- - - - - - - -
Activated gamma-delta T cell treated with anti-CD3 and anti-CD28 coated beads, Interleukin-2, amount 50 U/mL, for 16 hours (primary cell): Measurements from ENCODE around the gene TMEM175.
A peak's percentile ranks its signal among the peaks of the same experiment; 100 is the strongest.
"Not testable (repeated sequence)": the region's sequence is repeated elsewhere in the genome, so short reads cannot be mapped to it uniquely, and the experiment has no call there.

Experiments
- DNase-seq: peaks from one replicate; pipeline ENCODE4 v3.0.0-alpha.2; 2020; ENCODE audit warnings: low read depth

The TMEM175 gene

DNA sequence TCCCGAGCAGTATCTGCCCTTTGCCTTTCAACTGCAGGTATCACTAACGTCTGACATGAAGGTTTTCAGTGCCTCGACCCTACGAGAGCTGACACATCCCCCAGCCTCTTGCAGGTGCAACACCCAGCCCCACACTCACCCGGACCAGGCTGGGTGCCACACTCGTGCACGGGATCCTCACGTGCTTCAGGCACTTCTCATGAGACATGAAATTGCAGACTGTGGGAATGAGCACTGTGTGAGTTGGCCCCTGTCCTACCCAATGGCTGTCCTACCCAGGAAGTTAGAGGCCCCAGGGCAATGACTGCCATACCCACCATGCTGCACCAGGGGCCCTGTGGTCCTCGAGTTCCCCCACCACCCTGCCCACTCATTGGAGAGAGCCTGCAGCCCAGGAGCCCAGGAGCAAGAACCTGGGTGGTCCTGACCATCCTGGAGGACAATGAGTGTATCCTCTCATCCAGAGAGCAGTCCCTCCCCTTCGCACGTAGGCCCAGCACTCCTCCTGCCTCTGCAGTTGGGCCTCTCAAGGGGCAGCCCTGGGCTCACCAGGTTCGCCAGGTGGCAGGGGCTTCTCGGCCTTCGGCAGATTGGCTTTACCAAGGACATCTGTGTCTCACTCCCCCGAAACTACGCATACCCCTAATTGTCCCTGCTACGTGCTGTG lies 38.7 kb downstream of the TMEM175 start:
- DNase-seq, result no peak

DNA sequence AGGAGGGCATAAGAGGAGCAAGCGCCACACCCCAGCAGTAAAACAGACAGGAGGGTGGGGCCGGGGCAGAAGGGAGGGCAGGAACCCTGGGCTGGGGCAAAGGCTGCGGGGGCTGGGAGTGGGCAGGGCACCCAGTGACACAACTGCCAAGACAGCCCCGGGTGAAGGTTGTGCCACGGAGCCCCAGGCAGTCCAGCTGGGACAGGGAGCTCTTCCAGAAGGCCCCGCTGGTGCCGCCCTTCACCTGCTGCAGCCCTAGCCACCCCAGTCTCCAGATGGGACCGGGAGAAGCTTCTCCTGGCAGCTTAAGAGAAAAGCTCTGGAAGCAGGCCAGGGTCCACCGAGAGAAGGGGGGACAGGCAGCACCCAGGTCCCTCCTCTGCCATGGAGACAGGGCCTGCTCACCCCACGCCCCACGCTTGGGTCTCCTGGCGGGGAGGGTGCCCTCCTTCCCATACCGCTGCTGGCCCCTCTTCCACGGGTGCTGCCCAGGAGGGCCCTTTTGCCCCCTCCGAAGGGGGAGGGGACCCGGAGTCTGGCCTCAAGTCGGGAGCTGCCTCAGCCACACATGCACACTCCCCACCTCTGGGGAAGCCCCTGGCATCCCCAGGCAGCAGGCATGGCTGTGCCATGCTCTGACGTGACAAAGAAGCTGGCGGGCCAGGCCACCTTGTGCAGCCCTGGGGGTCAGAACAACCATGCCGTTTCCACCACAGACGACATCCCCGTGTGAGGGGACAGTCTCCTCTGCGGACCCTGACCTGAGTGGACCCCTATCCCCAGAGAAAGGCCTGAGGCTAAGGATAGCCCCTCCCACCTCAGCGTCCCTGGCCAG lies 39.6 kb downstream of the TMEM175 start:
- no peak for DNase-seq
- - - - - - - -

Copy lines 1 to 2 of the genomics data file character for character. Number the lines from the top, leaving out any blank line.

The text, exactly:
Activated gamma-delta T cell treated with anti-CD3 and anti-CD28 coated beads, Interleukin-2, amount 50 U/mL, for 16 hours (primary cell): Measurements from ENCODE around the gene TMEM175.
A peak's percentile ranks its signal among the peaks of the same experiment; 100 is the strongest.